Proposed section 1192.35 introduces a new requirement for automated stop announcements. The proposed rule indicates that this change is being proposed to address the documented (through ADA compliance reviews) problem of the failure of operators to consistently call out stops. While we agree that the failure to consistently call stops is a problem, there are also well documented instances where automated stop announcements have not been a panacea. There are numerous examples of locations where automated systems make unintelligible announcements or have become disconnected (out of sequence) with the trigger mechanisms and are making the wrong or late announcements. This comment is not meant to be critical of automated stop announcement systems. Where these systems have been deployed by agencies with the appropriate technical sophistication to implement and maintain them along with the underlying infrastructure, they can be a true improvement. It is important to recognize that many small transit agencies do not have this technical competency and these competencies are not available to purchase in many rural areas. As a comparison, it is important to remember that nearly 1/3 of rural transit agencies don’t even have two way communications with their vehicles due to a lack of infrastructure and high costs. Imposing such a requirement on these small and rural entities would probably not be a net positive in terms of practical accessibility.
In addition to the issues outlined above, the proposal would require such systems on vehicles that exceed 22-feet. This proposal does not recognize that many agencies utilize vehicles over 22-feet in length in route deviated, paratransit and flag stop services where automated stop announcement systems would have no value (announcing a stop just before the bus deviates off its route). As automated stop announcement systems are relatively expensive, it is inappropriate to require this type of equipment on vehicles where it can not be effectively used. It is also inappropriate to utilize the length of vehicle to trigger this type of requirement. At Link Transit, based on passenger demand, we utilize 28-foot long vehicles for some paratransit routes, 30-foot long coaches in some of our route deviated services and 40-foot long coaches on one of our flag stop routes. This situation is not unique at Link Transit as most route deviation and flag stop service is provided in vehicles over 22-feet in length. Accordingly, automated stop announcement systems should not be required for vehicles that deliver paratransit, route-deviated (flex-route) or flag stop services.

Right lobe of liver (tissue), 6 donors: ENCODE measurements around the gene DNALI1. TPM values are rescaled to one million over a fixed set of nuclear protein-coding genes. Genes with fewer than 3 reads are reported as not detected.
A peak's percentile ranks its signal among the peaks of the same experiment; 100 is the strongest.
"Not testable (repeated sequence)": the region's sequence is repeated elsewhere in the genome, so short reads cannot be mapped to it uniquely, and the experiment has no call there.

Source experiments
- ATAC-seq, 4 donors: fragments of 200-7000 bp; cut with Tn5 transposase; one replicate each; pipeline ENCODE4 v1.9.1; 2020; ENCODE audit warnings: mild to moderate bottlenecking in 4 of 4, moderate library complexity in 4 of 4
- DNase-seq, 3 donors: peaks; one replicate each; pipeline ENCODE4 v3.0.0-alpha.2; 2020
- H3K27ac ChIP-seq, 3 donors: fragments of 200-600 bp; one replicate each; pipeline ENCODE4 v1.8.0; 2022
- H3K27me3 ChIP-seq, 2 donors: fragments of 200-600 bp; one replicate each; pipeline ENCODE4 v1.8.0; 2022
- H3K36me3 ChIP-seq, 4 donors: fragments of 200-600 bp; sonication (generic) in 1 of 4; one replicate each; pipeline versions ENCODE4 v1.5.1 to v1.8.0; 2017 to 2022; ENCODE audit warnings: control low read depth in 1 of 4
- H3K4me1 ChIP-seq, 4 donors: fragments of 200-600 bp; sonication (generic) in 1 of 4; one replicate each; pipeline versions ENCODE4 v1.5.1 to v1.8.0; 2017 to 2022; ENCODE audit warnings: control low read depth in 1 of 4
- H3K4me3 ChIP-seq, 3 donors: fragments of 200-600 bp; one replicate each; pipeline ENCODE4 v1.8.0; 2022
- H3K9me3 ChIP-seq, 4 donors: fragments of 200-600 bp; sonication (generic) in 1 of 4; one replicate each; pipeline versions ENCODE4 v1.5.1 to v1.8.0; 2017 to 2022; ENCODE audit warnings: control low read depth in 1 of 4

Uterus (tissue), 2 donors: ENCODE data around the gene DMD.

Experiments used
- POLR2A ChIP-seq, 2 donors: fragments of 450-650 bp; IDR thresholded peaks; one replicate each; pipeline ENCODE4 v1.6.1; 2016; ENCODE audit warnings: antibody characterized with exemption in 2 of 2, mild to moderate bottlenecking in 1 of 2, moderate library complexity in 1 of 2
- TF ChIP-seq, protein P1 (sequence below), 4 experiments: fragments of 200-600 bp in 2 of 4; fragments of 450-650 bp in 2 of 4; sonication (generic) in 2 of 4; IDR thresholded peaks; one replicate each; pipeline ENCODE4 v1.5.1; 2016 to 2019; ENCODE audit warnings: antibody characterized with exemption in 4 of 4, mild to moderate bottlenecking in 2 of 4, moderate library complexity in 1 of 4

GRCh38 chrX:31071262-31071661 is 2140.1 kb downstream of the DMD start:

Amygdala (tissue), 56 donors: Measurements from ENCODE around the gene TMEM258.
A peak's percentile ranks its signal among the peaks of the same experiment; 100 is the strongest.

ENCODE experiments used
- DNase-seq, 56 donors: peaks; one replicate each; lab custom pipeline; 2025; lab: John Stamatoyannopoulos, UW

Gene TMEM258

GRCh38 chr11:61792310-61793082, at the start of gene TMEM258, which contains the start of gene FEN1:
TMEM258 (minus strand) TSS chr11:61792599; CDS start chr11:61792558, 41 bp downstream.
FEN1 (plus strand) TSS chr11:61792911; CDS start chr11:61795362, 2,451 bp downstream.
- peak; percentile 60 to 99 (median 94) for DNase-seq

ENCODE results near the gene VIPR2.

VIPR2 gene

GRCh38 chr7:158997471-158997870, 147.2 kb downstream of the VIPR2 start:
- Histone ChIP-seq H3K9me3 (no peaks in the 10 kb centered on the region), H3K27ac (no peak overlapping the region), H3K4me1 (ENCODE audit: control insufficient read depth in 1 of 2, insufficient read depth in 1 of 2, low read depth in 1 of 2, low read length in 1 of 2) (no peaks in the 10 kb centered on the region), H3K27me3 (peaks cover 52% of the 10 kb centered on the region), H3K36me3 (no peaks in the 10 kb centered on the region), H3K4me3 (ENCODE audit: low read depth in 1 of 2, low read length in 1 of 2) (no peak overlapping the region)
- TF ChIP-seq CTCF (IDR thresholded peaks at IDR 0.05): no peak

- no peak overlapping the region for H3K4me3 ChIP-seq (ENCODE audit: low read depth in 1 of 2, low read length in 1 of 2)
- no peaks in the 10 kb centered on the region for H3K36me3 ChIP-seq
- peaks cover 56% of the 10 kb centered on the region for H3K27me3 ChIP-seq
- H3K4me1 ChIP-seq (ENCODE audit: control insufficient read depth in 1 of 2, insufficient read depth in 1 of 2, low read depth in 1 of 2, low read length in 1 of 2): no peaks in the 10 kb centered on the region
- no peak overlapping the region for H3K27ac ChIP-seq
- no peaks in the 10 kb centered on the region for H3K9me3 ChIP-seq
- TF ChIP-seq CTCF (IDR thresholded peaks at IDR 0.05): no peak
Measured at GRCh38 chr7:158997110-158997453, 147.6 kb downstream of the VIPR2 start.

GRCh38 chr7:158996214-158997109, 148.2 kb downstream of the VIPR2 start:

Finally, this proposed section also calls for equivalent information in visual form, but gives no indication of clarity, size, brightness, or other measures of adequacy. We question whether it will be technically possible to provide such announcements at a scale that is readable throughout a vehicle, particularly smaller vehicles with limited headroom.
The Dimensional Changes Proposed To Accommodate “Common Wheelchairs” Need To Be Justified
The Access Board does not have the authority to change the definition of a “common wheelchair”. Accordingly, any proposed rule should be based on need to accommodate a common wheelchair. Nothing in the proposed changes has been demonstrated to be necessary for the accommodation of common wheelchairs. The proposals seem to be focused on making it easier for mobility aid users to board our vehicles. While ease of use is a positive value, the standard should be based on the minimum necessary to accommodate a “common wheelchair”. If the current standards prohibit the accommodation of “common wheelchairs”, then the Access Board should document the specific cases and limit its proposed changes to these specific cases.
The proposed standards would require exceedingly costly redesigns of nearly every commonly available vehicle and would effectively eliminate the mini-van as a part of our community fleets. The impact of this proposal would be profound as the current DOT regulations would prohibit us from contracting with entities that utilize “non-compliant” vehicles (a contract is considered an acquisition). As nearly every accessible taxi is a mini-van, we would loose the very passenger friendly option of using taxi services as an augment or a primary provider of paratransit. We can not believe that the Access Board would want to adopt a standard that would effectively reduce the availability of accessible taxi services.
We believe the definitions in proposed section 1192.3 are deficient in several respects. The section does not reflect the reality that over-the-road coaches are often used in public transit systems. The section does not define ‘van,’ ‘similar vehicle,’ ‘bus rapid transit vehicle,’ or ‘mini-van.’ Draft section 1192.21(d) was added to address bus rapid transit facilities without defining what bus rapid transit is.